Here is what Master Xi taught us:

When confronting the Chiang Shih, hold your breath; the Chiang Shih cannot see, as mortals see, and detects the presence of the living by scenting the trace of the higher soul in their breath. The Chiang Shih fears glutinous rice, which represents the fecund power of the earth itself, into whose bosom the body of the Chiang Shih should return, to decompose and fertilize future life. The Chiang Shih fears mirrors, and can be controlled if one places yellow paper inscribed in red-ink or chicken blood with holy symbols on its forehead. If part of a Chiang Shih’s body is removed or cut off, it will continue to function, apart from the rest of the body. The Chiang Shih fears running water. The only hope in defeating the Chiang Shih lies in immobilizing it first, and then burying it with the proper rituals, cremating it if at all possible, to free the lower spirit to sink back into the earth.

Master Xi assembled our plans, and we made ready. Nightfall approached.


Abraham Van Helsing’s Journal

6 Sep. – It is difficult to think on the events of this last night, the evening of 5th September, but having come this far in recording the events of my strange journey, I would be remiss to stop short here.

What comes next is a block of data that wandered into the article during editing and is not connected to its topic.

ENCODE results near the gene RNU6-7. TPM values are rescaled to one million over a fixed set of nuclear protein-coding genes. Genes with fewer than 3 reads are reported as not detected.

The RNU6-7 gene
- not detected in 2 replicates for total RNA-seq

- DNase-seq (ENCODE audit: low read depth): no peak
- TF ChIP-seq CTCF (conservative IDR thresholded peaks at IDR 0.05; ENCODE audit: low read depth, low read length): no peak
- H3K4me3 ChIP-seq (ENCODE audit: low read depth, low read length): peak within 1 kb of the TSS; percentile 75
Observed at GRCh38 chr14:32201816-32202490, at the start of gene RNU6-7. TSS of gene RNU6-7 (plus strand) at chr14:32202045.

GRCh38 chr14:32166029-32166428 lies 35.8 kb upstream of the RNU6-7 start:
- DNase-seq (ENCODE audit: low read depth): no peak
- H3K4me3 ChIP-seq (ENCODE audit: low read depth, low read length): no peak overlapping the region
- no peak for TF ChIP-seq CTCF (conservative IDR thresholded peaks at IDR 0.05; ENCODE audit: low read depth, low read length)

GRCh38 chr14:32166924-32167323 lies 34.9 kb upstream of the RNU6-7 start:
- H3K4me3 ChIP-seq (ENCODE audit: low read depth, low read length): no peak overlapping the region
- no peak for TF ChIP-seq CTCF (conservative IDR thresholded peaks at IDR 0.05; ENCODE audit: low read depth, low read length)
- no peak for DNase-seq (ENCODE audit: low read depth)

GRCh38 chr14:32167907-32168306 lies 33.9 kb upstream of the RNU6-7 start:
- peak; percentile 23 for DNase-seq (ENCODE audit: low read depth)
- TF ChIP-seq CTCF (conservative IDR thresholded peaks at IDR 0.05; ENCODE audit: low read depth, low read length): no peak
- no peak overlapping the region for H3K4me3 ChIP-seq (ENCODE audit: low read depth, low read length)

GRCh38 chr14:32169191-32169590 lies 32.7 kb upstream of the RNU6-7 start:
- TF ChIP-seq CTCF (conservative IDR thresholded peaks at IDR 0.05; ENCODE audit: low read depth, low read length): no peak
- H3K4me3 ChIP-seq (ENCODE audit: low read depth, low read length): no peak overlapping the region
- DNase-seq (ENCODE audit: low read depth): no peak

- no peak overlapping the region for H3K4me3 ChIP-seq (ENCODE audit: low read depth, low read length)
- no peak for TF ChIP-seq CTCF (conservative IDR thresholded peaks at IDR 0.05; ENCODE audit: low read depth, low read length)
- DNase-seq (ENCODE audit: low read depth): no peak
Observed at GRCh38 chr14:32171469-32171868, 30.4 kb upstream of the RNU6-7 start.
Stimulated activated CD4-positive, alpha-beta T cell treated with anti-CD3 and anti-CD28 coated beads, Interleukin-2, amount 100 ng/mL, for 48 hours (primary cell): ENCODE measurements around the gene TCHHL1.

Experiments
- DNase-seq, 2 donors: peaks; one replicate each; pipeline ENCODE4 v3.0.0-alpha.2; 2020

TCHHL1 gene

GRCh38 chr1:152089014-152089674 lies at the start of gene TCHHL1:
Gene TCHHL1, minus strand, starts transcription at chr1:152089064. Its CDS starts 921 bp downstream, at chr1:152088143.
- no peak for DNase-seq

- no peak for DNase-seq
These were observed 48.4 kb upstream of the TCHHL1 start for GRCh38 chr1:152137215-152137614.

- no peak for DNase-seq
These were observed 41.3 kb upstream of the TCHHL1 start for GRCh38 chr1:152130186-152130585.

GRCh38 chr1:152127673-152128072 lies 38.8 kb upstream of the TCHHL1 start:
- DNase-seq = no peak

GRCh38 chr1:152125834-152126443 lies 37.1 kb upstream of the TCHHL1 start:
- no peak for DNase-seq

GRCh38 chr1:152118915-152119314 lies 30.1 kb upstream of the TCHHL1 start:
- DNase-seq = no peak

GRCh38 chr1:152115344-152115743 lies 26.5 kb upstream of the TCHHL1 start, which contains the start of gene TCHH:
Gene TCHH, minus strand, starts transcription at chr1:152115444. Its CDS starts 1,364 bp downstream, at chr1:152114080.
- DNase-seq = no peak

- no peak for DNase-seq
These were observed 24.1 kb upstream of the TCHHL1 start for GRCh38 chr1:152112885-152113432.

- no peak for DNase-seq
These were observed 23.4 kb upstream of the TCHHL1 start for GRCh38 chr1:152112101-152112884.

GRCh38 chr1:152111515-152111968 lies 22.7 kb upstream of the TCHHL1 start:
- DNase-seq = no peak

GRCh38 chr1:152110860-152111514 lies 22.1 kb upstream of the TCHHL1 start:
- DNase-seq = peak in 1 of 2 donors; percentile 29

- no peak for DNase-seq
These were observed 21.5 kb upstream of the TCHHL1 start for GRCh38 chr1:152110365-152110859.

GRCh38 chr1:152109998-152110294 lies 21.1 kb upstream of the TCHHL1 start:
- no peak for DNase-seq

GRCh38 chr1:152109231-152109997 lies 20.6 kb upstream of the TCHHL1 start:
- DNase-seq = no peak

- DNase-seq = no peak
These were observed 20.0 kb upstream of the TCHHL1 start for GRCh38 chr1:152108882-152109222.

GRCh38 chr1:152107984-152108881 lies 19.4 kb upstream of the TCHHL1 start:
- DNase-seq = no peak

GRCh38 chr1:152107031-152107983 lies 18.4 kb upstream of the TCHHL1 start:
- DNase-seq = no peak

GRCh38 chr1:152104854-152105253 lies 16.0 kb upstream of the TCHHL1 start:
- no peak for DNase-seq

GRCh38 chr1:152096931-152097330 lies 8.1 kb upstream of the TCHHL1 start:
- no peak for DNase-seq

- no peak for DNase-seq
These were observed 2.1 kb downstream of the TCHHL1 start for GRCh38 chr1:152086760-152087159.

Night fell, and we three readied ourselves. Where the night before had seen a storm, lightning and thunder, tonight was clear and still.

The old priest, a sword scabbarded in cherry-wood in hand, looked to the sky, and muttered a few words.

“Master Xi,” Fu translated for my benefit, “he says that fortune is not with us. If it had only stormed again, and fiercely, then the elements might have taken care of the Chiang Shih for us. The Undead are often dispatched by particularly loud thunderclaps, their lower souls shocked from the body by the noise.”

I followed their gaze to the cloudless sky, and shook my head. Our only hope lay in following the old priest’s plan.

The plan was to lure the Undead into the shelter, which has only one door. Once the monster was within the confines of the shelter, Fu and I, who to that point had been hiding in the corners, would rush outside behind it, pulling with us strong cords attached to the mouths of woven bags hung from the rafters just above the entrance. The bags would open wide and a shower of sticky rice would fall, blanketing the entrance to the shelter. The Undead, then, would be trapped inside with the priest, unable to exit without the burning, searing pain at the touch of the grains. The priest would wield his silver-bladed sword, with a slip of yellow paper inscribed in chicken’s blood pierced at the tip. He would then drive the sword through the Chiang Shih’s forehead, immobilizing it long enough to perform the burial rituals and cremate the body.